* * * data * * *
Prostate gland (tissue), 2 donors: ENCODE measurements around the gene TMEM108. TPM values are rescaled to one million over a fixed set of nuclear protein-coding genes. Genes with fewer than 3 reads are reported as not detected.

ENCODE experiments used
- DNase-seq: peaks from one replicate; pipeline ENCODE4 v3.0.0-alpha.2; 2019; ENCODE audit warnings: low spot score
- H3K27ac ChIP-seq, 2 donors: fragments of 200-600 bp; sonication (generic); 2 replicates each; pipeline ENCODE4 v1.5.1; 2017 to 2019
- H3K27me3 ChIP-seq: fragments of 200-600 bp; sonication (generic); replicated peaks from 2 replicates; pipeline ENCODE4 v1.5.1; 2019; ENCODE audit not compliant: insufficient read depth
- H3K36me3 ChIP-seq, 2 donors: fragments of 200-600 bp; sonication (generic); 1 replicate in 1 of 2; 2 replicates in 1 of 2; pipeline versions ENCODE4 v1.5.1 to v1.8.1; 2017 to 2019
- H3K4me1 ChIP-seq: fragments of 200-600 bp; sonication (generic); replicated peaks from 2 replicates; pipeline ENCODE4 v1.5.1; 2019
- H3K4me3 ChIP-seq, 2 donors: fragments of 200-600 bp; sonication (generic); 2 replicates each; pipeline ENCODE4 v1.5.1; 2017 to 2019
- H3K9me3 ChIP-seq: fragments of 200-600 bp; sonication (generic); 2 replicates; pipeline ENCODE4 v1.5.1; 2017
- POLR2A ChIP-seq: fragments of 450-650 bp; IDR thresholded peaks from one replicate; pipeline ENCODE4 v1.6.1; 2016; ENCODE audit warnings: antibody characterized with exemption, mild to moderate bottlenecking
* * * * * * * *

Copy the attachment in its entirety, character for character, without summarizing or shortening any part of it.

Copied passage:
Prostate gland (tissue), 2 donors: ENCODE measurements around the gene TMEM108. TPM values are rescaled to one million over a fixed set of nuclear protein-coding genes. Genes with fewer than 3 reads are reported as not detected.

ENCODE experiments used
- DNase-seq: peaks from one replicate; pipeline ENCODE4 v3.0.0-alpha.2; 2019; ENCODE audit warnings: low spot score
- H3K27ac ChIP-seq, 2 donors: fragments of 200-600 bp; sonication (generic); 2 replicates each; pipeline ENCODE4 v1.5.1; 2017 to 2019
- H3K27me3 ChIP-seq: fragments of 200-600 bp; sonication (generic); replicated peaks from 2 replicates; pipeline ENCODE4 v1.5.1; 2019; ENCODE audit not compliant: insufficient read depth
- H3K36me3 ChIP-seq, 2 donors: fragments of 200-600 bp; sonication (generic); 1 replicate in 1 of 2; 2 replicates in 1 of 2; pipeline versions ENCODE4 v1.5.1 to v1.8.1; 2017 to 2019
- H3K4me1 ChIP-seq: fragments of 200-600 bp; sonication (generic); replicated peaks from 2 replicates; pipeline ENCODE4 v1.5.1; 2019
- H3K4me3 ChIP-seq, 2 donors: fragments of 200-600 bp; sonication (generic); 2 replicates each; pipeline ENCODE4 v1.5.1; 2017 to 2019
- H3K9me3 ChIP-seq: fragments of 200-600 bp; sonication (generic); 2 replicates; pipeline ENCODE4 v1.5.1; 2017
- POLR2A ChIP-seq: fragments of 450-650 bp; IDR thresholded peaks from one replicate; pipeline ENCODE4 v1.6.1; 2016; ENCODE audit warnings: antibody characterized with exemption, mild to moderate bottlenecking